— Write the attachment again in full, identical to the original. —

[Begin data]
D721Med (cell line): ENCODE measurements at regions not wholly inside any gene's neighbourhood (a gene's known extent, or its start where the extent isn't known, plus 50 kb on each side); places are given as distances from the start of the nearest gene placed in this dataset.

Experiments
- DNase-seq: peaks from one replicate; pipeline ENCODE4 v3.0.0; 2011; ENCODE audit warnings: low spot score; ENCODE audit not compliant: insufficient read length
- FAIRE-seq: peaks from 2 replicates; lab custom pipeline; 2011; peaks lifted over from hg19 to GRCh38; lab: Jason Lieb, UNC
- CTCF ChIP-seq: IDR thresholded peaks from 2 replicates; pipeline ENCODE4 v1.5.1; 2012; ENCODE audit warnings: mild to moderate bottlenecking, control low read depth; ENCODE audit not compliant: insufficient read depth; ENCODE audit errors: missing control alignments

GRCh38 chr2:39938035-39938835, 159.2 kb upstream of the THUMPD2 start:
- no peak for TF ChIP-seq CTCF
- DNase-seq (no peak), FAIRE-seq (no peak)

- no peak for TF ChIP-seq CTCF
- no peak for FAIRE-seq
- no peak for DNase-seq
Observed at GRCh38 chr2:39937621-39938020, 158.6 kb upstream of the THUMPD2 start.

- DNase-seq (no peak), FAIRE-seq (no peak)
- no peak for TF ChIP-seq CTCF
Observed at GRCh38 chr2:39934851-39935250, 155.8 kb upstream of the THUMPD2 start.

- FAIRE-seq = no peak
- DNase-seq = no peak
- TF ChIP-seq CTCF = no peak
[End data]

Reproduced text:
D721Med (cell line): ENCODE measurements at regions not wholly inside any gene's neighbourhood (a gene's known extent, or its start where the extent isn't known, plus 50 kb on each side); places are given as distances from the start of the nearest gene placed in this dataset.

Experiments
- DNase-seq: peaks from one replicate; pipeline ENCODE4 v3.0.0; 2011; ENCODE audit warnings: low spot score; ENCODE audit not compliant: insufficient read length
- FAIRE-seq: peaks from 2 replicates; lab custom pipeline; 2011; peaks lifted over from hg19 to GRCh38; lab: Jason Lieb, UNC
- CTCF ChIP-seq: IDR thresholded peaks from 2 replicates; pipeline ENCODE4 v1.5.1; 2012; ENCODE audit warnings: mild to moderate bottlenecking, control low read depth; ENCODE audit not compliant: insufficient read depth; ENCODE audit errors: missing control alignments

GRCh38 chr2:39938035-39938835, 159.2 kb upstream of the THUMPD2 start:
- no peak for TF ChIP-seq CTCF
- DNase-seq (no peak), FAIRE-seq (no peak)

- no peak for TF ChIP-seq CTCF
- no peak for FAIRE-seq
- no peak for DNase-seq
Observed at GRCh38 chr2:39937621-39938020, 158.6 kb upstream of the THUMPD2 start.

- DNase-seq (no peak), FAIRE-seq (no peak)
- no peak for TF ChIP-seq CTCF
Observed at GRCh38 chr2:39934851-39935250, 155.8 kb upstream of the THUMPD2 start.

- FAIRE-seq = no peak
- DNase-seq = no peak
- TF ChIP-seq CTCF = no peak